Wednesday, 30 May 2018
I am keenly aware of the vital role that live exports play in stimulating price competition and providing an alternative market outlet for farmers. The ongoing search for new third country markets is a priority for my Department, particularly in the context of Brexit.
The outlook for live cattle exports in 2018 is very positive. Already in the three months of this year, a total of 79,226 head of cattle were exported, including 66,807 calves. The largest export market during this period was the Netherlands with 4,585 head of cattle, followed by Spain with 4,135 and France with 1,069. The UK live export market was a relatively modest sector during the first quarter of 2018 with 151 head of cattle exported and a similarly small amount of 247 exported to Northern Ireland. There were no live exports to third country markets during this period, however, I am pleased to state that in the second quarter, we have already exported 770 head of cattle to Libya, 62 to Russia and 22 head of cattle to Rwanda.
Live exports will continue to inform the destinations selected for trade missions in 2018 as they did in 2017. Animal welfare is obviously a key concern in any live export trade, and inspections by my Department will continue to ensure that rigorous and robust animal welfare standards are strictly complied with during the transport of live cattle.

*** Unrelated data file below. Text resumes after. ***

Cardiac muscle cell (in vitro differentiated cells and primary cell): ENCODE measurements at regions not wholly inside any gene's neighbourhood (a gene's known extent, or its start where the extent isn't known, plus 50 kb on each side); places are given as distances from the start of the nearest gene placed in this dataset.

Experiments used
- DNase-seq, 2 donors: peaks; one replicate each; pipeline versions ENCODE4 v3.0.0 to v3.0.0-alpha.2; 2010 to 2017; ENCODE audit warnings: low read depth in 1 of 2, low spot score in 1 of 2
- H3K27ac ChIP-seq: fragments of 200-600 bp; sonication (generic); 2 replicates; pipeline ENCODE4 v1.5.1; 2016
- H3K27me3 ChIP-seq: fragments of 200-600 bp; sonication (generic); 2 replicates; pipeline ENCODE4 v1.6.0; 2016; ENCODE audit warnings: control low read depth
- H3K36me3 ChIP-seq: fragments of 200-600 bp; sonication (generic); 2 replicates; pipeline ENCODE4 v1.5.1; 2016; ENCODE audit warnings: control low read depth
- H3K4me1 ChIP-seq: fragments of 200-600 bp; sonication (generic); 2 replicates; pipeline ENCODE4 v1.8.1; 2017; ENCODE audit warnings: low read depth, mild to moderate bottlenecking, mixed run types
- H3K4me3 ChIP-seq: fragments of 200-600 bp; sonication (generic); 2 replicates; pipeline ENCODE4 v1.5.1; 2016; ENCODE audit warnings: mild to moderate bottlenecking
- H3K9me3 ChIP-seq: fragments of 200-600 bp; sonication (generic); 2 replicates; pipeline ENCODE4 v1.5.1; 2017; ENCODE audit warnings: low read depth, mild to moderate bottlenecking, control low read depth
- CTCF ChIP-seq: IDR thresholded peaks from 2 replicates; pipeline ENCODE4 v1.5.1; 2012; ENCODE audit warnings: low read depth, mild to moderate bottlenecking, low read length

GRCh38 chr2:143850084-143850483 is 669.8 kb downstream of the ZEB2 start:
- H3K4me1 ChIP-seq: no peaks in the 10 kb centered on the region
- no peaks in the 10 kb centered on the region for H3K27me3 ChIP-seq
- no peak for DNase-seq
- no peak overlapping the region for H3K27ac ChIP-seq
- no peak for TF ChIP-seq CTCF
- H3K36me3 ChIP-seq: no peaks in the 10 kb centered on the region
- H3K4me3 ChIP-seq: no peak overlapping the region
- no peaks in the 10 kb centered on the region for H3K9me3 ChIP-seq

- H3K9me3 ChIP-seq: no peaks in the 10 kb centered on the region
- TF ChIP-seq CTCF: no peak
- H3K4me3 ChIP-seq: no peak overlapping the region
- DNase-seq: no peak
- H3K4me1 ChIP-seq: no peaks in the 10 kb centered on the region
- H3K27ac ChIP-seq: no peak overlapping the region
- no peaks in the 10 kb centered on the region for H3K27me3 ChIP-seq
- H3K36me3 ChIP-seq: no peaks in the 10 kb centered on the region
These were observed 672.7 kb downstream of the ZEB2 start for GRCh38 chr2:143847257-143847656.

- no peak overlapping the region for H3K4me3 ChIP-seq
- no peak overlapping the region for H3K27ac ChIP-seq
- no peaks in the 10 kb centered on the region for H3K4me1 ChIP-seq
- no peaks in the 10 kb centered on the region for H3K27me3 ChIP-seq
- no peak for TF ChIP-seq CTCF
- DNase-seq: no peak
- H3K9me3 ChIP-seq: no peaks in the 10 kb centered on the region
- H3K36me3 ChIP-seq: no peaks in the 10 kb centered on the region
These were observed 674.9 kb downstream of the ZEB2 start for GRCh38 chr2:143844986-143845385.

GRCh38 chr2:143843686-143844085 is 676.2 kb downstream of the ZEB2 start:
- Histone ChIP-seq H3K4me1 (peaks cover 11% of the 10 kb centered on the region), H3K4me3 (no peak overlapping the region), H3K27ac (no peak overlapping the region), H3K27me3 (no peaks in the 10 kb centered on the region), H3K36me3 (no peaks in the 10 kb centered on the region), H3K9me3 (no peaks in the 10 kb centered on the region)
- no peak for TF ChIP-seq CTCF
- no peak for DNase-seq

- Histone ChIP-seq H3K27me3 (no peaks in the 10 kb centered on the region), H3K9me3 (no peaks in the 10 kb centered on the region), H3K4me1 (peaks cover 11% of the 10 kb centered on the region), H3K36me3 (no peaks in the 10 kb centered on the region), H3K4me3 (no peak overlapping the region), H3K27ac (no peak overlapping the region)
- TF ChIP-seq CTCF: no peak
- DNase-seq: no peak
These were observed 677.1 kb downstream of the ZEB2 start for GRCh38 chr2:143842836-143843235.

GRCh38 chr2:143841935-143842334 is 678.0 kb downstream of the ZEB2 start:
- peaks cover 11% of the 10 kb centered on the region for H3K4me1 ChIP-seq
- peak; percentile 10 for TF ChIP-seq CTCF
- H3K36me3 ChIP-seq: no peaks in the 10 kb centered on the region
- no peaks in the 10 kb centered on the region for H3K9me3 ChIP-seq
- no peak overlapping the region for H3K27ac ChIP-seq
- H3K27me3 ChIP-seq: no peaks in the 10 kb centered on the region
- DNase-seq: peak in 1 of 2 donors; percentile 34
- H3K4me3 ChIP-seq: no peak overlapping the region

Earlier this year, I led a trade mission to Turkey focusing on live exports. Ireland exported 30,000 cattle to Turkey last year, which represented approximately 6% of that country's total import requirement. The trade delegation included officials from my Department and Bord Bia as well as representatives from the Irish live cattle export companies, and I met key stakeholders involved in the Turkish livestock sector, including Minister Fakıbaba. We had a broad ranging discussion, but live cattle exports were a central focus of our meeting. Exports of cattle to Turkey from January to April this year came to nearly 6,000 head, which represents a 27% increase over the same period last year.
To what degree does the Department monitor animal welfare in live exports to the locations the Minister mentioned? To what extent does the Department monitor the effect of the export of particular animals on the national herd, in particular on the breeding herd and its future prospects?
My Department attaches the highest significance to animal welfare in the context of the live export trade. I have met all of the key players in the industry and emphasised to them the fact that its continued existence is contingent on their continued commitment to the highest standards. We are involved in the inspection of cattle as they are loaded for departure on boats and, from time to time, we send departmental officials to travel with those cattle to conduct informal inspections. We place an enormous emphasis on welfare because of the significance of the trade to the beef industry and, in particular, to Irish farmers, and we will continue to insist on the highest standards. It is important to note that our animal welfare standards do not simply meet the EU standard but are, in fact, higher than the minimum EU requirement. We place such a level of significance on it that we have higher standards than those required.